FIG. 3 illustrates a plurality of microscopic cells or batteries 44′, formed unitarily and simultaneously in the manner described above. The parts of the battery or cell 44 of FIG. 2 are identically numbered in FIG. 3. The part identified prime numerals of FIG. 3 are substantially similar to the parts of FIG. 2 so enumerated. The microscopic cells 44′ at the left and in the center are interconnected in parallel, the two sharing a common first microscopic electrode 34.″ The common first thin film microscopic electrode 34″ and the first thin film microscopic electrode 34″ are in electrical communication with a thin film first level interconnect 46. The right microscopic cell 44′ is in series with the other cell 44.′ A second level interconnect 47 is in electrical communication with the second microscopic thin film 40″ which has polymeric sealant 43′ over the film 40″. Polyimide spacers 38″ are disposed beneath the first microscopic electrodes 34″ Note that electrical interconnections in FIG. 3 comprise thin film or ribbon interconnection. Connections between one or more microscopic batteries or cells of the present invention and a MEMS or non-MEMS integrated circuit can likewise be thin film or ribbon connectors.
Various arrangements and combinations of microscopic battery cells comprising single cells, cells in parallel and cells in series are embraced by the present invention. One of these arrangements is show in FIG. 10, wherein some of the cells 44 are connected anode to cathode and by which several output voltages are available.
FIG. 4 illustrates a further combination according to the present invention, which comprises one microscopic battery 44′, of the type described in conjunction with FIGS. 1a through 1 f and 2 with modest variations. Microscopic battery 44′ of FIG. 4 is illustrated as comprising a wire bond 51 connection between the second microscopic thin film electrode 48 and a second level interconnect 49, and a wire bond 53 connection between a first level interconnect 55 and a battery recharging solar cell 57. The first microscopic thin film electrode 34″ is in electrical communication with both the first level interconnect 55 and an IC or MEMS circuit 59 (via wire bond 61). The circuit 59′ is connected to the solar cell 57 via wire bond 63, conductor 65 and wire bond 67.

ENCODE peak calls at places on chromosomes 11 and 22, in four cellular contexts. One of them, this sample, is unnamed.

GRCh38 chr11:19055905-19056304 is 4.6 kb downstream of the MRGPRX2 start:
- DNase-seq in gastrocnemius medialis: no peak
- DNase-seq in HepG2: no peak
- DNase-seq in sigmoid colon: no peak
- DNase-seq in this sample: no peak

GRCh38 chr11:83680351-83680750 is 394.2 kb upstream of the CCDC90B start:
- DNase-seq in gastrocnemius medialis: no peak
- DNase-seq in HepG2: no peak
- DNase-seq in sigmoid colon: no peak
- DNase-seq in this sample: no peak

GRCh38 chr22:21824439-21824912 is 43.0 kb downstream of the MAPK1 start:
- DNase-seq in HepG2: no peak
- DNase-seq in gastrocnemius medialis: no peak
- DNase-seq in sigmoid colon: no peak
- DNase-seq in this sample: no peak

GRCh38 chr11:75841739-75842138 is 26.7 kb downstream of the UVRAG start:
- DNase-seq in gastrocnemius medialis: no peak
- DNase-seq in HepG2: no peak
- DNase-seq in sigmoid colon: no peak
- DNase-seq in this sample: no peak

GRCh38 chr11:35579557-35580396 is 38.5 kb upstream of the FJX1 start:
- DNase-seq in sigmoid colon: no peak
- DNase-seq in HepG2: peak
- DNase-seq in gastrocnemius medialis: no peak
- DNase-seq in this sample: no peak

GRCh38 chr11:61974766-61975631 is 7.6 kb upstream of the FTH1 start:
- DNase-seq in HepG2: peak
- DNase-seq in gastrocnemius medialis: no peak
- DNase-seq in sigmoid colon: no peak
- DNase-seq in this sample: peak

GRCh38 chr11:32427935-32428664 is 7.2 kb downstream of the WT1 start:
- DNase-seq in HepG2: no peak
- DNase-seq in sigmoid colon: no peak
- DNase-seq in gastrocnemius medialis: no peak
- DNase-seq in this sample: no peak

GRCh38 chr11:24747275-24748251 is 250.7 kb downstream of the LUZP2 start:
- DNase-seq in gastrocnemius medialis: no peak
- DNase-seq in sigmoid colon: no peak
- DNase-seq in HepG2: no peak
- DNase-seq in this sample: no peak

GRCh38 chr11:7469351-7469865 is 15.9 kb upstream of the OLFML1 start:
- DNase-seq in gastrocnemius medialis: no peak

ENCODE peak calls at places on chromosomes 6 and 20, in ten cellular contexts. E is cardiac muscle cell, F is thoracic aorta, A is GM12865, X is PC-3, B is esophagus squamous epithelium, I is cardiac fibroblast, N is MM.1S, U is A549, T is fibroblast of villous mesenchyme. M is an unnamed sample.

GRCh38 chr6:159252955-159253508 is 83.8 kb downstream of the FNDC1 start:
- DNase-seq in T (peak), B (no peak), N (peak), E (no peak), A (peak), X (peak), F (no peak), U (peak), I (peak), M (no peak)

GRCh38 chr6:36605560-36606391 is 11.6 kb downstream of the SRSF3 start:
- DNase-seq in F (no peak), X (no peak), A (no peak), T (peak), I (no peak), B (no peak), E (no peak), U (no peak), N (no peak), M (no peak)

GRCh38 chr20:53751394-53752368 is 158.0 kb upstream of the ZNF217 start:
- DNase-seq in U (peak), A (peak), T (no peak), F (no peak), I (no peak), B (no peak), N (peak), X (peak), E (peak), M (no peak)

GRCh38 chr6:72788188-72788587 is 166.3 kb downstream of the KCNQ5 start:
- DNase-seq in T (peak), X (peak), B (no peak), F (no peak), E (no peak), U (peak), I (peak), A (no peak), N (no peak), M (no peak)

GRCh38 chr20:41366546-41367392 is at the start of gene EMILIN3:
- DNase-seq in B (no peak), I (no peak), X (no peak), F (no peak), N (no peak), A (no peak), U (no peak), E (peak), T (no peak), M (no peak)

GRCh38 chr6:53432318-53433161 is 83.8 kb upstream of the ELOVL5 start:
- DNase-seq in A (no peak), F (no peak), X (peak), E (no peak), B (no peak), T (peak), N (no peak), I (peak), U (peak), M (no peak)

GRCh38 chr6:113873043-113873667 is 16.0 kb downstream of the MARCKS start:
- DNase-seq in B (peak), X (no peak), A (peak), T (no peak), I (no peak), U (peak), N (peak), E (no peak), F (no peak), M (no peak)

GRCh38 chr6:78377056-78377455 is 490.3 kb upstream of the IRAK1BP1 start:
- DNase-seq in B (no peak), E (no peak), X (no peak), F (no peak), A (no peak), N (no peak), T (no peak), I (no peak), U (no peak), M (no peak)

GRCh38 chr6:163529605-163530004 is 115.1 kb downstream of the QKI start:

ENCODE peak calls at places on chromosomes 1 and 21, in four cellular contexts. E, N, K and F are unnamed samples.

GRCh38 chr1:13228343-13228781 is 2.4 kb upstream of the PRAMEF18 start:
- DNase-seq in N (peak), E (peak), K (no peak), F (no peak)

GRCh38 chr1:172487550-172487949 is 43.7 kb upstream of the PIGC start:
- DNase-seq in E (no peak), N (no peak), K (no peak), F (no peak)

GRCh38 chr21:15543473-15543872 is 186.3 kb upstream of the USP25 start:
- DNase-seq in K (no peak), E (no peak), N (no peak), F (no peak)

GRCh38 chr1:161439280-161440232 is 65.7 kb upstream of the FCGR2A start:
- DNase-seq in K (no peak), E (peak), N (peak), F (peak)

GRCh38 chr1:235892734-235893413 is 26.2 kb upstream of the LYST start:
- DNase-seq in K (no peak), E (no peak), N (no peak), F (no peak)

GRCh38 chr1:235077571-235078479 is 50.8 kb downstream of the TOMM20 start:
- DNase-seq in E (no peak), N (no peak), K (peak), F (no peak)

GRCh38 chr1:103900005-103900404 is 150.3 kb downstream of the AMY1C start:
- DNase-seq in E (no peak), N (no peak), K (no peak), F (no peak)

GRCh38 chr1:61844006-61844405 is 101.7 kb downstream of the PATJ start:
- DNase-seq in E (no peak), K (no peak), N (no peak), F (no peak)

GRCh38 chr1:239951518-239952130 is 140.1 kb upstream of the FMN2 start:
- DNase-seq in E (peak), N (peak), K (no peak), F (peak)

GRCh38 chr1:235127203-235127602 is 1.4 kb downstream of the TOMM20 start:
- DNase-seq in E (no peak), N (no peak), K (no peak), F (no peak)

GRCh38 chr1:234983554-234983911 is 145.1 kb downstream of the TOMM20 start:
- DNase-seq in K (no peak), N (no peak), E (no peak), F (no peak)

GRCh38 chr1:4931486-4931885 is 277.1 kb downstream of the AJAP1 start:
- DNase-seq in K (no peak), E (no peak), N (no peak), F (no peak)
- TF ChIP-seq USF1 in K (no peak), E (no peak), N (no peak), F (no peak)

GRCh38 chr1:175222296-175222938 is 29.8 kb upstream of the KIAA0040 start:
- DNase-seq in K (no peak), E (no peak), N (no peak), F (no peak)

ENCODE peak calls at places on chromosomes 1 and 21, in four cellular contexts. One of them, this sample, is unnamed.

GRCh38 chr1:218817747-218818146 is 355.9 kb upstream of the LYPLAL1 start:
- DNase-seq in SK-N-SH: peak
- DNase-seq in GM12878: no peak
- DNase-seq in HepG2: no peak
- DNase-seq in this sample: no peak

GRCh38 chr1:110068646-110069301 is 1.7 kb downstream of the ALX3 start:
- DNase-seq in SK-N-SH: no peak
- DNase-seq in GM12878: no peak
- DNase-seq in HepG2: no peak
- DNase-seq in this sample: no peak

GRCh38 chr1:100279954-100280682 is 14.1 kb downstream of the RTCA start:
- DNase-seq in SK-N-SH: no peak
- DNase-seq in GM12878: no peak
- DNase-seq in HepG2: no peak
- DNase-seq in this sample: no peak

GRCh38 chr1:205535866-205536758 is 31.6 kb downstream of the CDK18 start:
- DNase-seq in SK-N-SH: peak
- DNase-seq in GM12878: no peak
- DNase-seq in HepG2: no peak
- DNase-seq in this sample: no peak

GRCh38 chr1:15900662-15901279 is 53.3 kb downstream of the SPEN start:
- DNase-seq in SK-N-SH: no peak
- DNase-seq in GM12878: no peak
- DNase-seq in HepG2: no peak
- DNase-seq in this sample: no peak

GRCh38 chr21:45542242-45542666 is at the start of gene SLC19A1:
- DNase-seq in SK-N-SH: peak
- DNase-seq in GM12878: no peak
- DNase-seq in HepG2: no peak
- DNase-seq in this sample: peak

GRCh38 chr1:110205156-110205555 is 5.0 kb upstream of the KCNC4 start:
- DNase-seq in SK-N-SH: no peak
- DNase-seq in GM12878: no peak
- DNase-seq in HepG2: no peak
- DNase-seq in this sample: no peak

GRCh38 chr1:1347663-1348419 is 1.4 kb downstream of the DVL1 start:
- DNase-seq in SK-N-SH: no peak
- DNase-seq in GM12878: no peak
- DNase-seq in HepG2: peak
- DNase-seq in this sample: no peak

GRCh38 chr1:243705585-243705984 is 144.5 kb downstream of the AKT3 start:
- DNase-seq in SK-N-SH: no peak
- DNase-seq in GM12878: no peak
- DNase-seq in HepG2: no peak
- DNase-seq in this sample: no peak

All of the micro components identified above in conjunction with FIG. 4 are stably carried on a flexible polymeric substrate 69 from which the underlying sacrificial layer 71 is entirely etched to accommodate placement (mounting) of the flexible polymeric substrate and the superimposed micro components in conforming relation upon a non-linear surface.
The integrated circuit/microscopic battery arrangement of FIG. 5 is identical to the heretofore described integrated circuit/microscopic battery arrangement of FIG. 4, and has been correspondingly enumerated. However, the mounting of the FIG. 5 arrangement differs from mounting of FIG. 4. Specifically the integrated circuit/microscopic battery arrangement of FIG. 5 is mounted upon SiO2 layer 30, which in turn is superimposed upon rigid silicon substrate 32.
The left and central portions of FIG. 6 are essentially the same as the left and portions of FIG. 3, and have been correspondingly enumerated. The right portion of FIG. 6 is different. Specifically, the right side of FIG. 6 comprises a MEMS microswitch/second level interconnect 81, show in an open condition. When closed, switch 81 is placed in electrical communication with the common first thin film microscopic electrode 34″ across interconnect 46. Microswitch 81 responds to an externally-applied electrical impulse, and either open or shut a circuit. It is used to re-configure an array of cells in a variety of ways. For example, a string of cells can be connected in series, when switches 81 placed between them are closed. In this manner, high voltages can be obtained. On the other hand, if the switches 81 are open, each cell can be isolated from the others. Using microswitches 81, a number of cells can be temporarily connected in parallel, i.e. all of the negative electrodes from each cell are in electrical contact one with another, and all of the positive electrodes from each cell are in electrical contact one with another. In this manner, a given group of cells can be arranged as isolated individual cells, as a series-connected string of cells, as a parallel-connected group of cells, or in some combination thereof, depending on the location and condition of various microswitches. One useful application of this concept is the series-connection of cells used to achieve a high-voltage discharge, and the subsequent parallel-connection of cells to achieve a low-voltage charge.
FIG. 19 depicts a microscopic battery 90 which comprises a pin or peg-in-a-block configuration. More specifically, microscopic battery 90 comprises a pin, peg or rod microscopic electrode 92, which accommodates wire bond connection at 94 to a MEMS or non-MEMS integrated circuit. Electrode 92 is of a predetermined microscopic diameter. Microscopic battery 90 also comprises a block or receptor microscopic electrode 96, which accommodates wire bond connection at 98 to the MEMS or non-MEMS integrated circuit. The microscopic receptor electrode 96 comprises a blind bore 100, the microdiameter of which is slightly greater than the diameter of microscopic rod electrode 92. The rod 92 and a suitable electrolyte are appropriately placed in the receptor 96, with the receptor vertically erect to complete assembly of the microscopic battery 90. Typically, the assembled battery 90 is sealed.